55. Lower layers as simple as possible internal interface PaymentCardsService {

    @GET(PAYMENT_CARD_ENDPOINT) suspend fun getPaymentCards(): List<PaymentCardModel> } Retrofit 2.6.0+
  56. Lower layers as simple as possible internal interface PaymentCardsRepository {

    suspend fun getPaymentCards(): List<PaymentCard> }
  57. Lower layers as simple as possible class NetworkPaymentCardsRepository( private val

    paymentCardsService: PaymentCardsService ) : PaymentCardsRepository { override suspend fun getPaymentCards(): List<PaymentCard> = paymentCardsService.getPaymentCards() .map { it.toDomainEntity() } }
  58. Topmost layer takes care of high-level decisions

  59. interface PaymentV2Api { fun getPaymentCards(): Call<List<PaymentCard >> }

  60. interface PaymentV2Api { fun getPaymentCards(): Call<List<PaymentCard >> }

  61. interface Call<T> { fun execute(): T fun enqueue(callback: Callback<T>) fun

    cancel() } interface Callback<T> { fun onResult(data: T) fun onException(throwable: Throwable) }
  62. class PaymentV2ApiImpl( private val paymentCardsRepository: PaymentCardsRepository ) : PaymentV2Api {

    override fun getPaymentCards() = wrapCall { paymentCardsRepository.getPaymentCards() } }
  63. class PaymentV2ApiImpl( private val paymentCardsRepository: PaymentCardsRepository ) : PaymentV2Api {

    override fun getPaymentCards() = wrapCall { paymentCardsRepository.getPaymentCards() } }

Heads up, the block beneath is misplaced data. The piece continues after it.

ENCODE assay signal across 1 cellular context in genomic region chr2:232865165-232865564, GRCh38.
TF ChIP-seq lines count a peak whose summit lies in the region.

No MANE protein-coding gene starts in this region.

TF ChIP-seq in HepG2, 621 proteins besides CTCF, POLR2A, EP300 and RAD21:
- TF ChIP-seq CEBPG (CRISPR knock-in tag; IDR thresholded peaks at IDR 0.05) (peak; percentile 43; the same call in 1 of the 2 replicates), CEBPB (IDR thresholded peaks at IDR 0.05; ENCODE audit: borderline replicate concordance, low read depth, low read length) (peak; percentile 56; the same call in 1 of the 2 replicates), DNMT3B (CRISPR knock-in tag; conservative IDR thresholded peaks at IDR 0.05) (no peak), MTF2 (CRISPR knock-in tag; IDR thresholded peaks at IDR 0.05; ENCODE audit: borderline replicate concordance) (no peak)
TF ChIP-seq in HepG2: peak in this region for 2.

64. Before class GetPrescriptionsUseCase ( private val prescriptionsRepository: PrescriptionsRepository, private val

    userAccountsRepository: UserAccountsRepository ) : AuthenticatedUseCase<GetPrescriptionsRequest, GetPrescriptionsStatus>() { override fun applyUseCase(upstream: Observable<GetPrescriptionsRequest>): Observable<GetPrescriptionsStatus> { return upstream.switchMap { request -> getPrescriptions(request) .toObservable() .map<GetPrescriptionsStatus> { GetPrescriptionsStatus.Ready(request.location, it) } .startWith(GetPrescriptionsStatus.Loading) .onErrorReturn { GetPrescriptionsStatus.Error(it) } } } private fun getPrescriptions(request: GetPrescriptionsRequest): Single<List<Prescription >> { return userAccountsRepository.getLoggedInUser() .flatMapObservable { prescriptionsRepository.getPrescriptions(it) } } }
  65. After class GetPrescriptionsUseCase ( private val prescriptionsRepository: PrescriptionsRepository, private val

    userAccountsRepository: UserAccountsRepository ) { suspend operator fun invoke(): List<Prescription> { val userAccount = userAccountsRepository.getLoggedInUser() return prescriptionsRepository.getPrescriptions(userAccount) } }
  66. Extensions provide flexibility

  67. suspend fun <T : Any> Call<T>.asSuspend(): T { ... //

    Coroutine directly returning the result } fun <T : Any> Call<T>.asSingle(): Single<T> { ... // Rx single emitting the result } fun <T : Any> Call<T>.asStatusObservable(): Observable<Status<T >> { ... // Rx stream with updates on the status of the execution }
  68. Hiding implementation details

  69. Notes on rx and coroutine compatibility

  70. fun getSomething(): Single<String> val nonce = getSomething().await()

  71. suspend fun getSomething(): String rxSingle { getSomething() }

  72. suspend fun getSomething(): String rxSingle(Dispatchers.Unconfined) { getSomething() }

  73. Execution

  74. Prototyping

  75. Testing the behaviour

  76. Conventions & howtos

  77. Enforce conventions

  78. Migration

  79. –Dalai Lama “Forget the failures. Keep the lessons.”

  80. Mikolaj Leszczynski @TheAngroid Twitter / Medium Careers: http://tiny.cc/babylon